Reconsidering the Oyster (special guest post)

This post comes to FCI from Seth Rosenbaum, a Doctoral Candidate in English Literature at Harvard University. Seth's full bio follows the post.
I have heard others describe M.F.K. Fisher’s Consider the Oyster as playful, fun, escapist, light, and it certainly hits those notes. Can you really conceal a smirk when Fisher writes that “all oysters, like all men, are somewhat weaker after they have done their best at reproducing”? I’m particularly fond of the raw ‘somewhat’ in the sentence, but her usage of ‘best’ is delightfully crude.
And yet there is no escaping the dark palimpsest upon which Fisher sets Consider the Oyster. Fisher dedicated the book to her husband, Dillwyn Parrish, whose health was, at the time of writing, deteriorating rapidly from Buerger’s Disease, and so it comes as no surprise that Consider the Oyster is so intensely personal, haunted by private struggle and the threat of death, even though it begins with a consideration of birth. The opening epigram comes from Dickens’s A Christmas Carol: “…Secret, and self-contained, and solitary as an oyster,” which brings us to the first sentence: “An oyster leads a dreadful but exciting life.” Fisher continues, “Indeed, his chance to live at all is slim, and if he should survive the arrows of his own outrageous fortune and in the two weeks of his carefree youth find a clean smooth place to fix on, the years afterwards are full of stress, passion, and danger.” It is tough to say, with certainty, whether Fisher is describing oyster spat or human sperm. Perhaps she sees no need to differentiate between the two.
Either way, Fisher raises her oysters from conception to consideration to consumption, and she consumes them in all forms. There are 27 recipes in the 12 chapters, and I find myself thirsty for a shot of oyster liquor after reading just the first few. Fisher’s great achievement, to my mind, is that Consider the Oyster is not really a book about oysters at all, and yet it is not not a book about oysters at the same time. Elegy and recipes have never fit so well, and disturbingly, together. Fisher has “thought seriously” about oysters, bread, butter, and lemon juice
while incendiary bombs fell and people I knew were maimed and hungry, and I believe that all American oyster-bars and every self-respecting restaurant in this good land which presumes to serve raw oysters in their shells or even naked in a cup, should at once make it compulsory to serve also a little plate of thin-sliced nicely buttered good dark bread, preferably the heavy fine-grained kind and buttered with sweet butter I should say, and a few quarters of lemon.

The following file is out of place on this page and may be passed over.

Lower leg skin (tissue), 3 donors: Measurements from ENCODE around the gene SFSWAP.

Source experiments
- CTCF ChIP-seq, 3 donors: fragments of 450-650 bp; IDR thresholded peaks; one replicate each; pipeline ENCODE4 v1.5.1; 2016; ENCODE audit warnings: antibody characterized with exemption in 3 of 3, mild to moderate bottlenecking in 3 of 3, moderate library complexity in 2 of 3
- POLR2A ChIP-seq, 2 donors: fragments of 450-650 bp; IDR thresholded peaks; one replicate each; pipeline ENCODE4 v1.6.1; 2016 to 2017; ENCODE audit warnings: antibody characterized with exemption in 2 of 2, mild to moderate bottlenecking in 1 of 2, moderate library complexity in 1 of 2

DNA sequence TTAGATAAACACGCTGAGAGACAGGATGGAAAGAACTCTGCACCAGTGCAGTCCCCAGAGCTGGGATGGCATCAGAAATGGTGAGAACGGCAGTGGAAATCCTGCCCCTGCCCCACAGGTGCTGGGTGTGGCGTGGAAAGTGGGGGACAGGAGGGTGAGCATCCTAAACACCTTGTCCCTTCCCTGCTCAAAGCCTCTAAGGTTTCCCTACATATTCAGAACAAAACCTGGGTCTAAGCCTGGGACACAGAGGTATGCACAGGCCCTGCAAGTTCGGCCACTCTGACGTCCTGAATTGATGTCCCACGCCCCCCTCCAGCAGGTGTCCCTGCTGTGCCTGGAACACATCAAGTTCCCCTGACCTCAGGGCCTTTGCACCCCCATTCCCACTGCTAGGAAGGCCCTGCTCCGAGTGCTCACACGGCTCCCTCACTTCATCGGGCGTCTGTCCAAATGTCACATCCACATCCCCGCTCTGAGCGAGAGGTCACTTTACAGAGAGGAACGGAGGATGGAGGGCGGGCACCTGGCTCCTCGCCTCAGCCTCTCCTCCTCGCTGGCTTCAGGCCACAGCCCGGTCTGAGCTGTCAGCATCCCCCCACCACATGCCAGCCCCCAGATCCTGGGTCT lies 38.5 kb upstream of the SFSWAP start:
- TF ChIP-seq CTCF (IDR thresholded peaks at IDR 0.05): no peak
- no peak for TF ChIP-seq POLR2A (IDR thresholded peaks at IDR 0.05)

Perhaps it is perverse to think about oyster etiquette in the same breath with maimed bodies, but Fisher is proud, and not ashamed, to confess what the mind can do, what it must do: think seriously, both about the high and the low, the fragility and richness of life. The key word from the title is “consider,” and if there is one thing Fisher demands of her reader it is the ability to think, “since it is impossible to enjoy without thought, in spite of what the sensualists say.”
Thought was Fisher’s antidote for emotional suffering, and perhaps at no other time in her life was Fisher so in need of treatment. Parrish and Fisher had left Europe in 1940, both because of the war and to seek treatment, medication, and palliatives for Parrish’s debilitating condition. He was in extreme pain and facing further amputations when he took his own life with a rifle in August of ’41 – I suspect we will we find a dark echo of Fisher’s consideration of the oyster in David Foster Wallace’s suicide and his essay Consider the Lobster. Fisher and Parrish escaped the war, but their own, personal hell crossed the Atlantic with them.
The more I read Consider the Oyster, the more I sense that Fisher is writing her own form of stiff-lipped elegy, stoic, sensual, sarcastic, ironic – her ‘consideration’ contains all registers. She writes for Parrish, for her life with Parrish, for the vagaries of the unknown life she sensed approaching. This book does not have the historical aspirations of Serve it Forth, and it does not smart in the way that How to Cook a Wolf would a year later. This is the moment in which Fisher transitions between two styles, by turning deeper inward than she had ever done in print to express her own thoughts and feelings.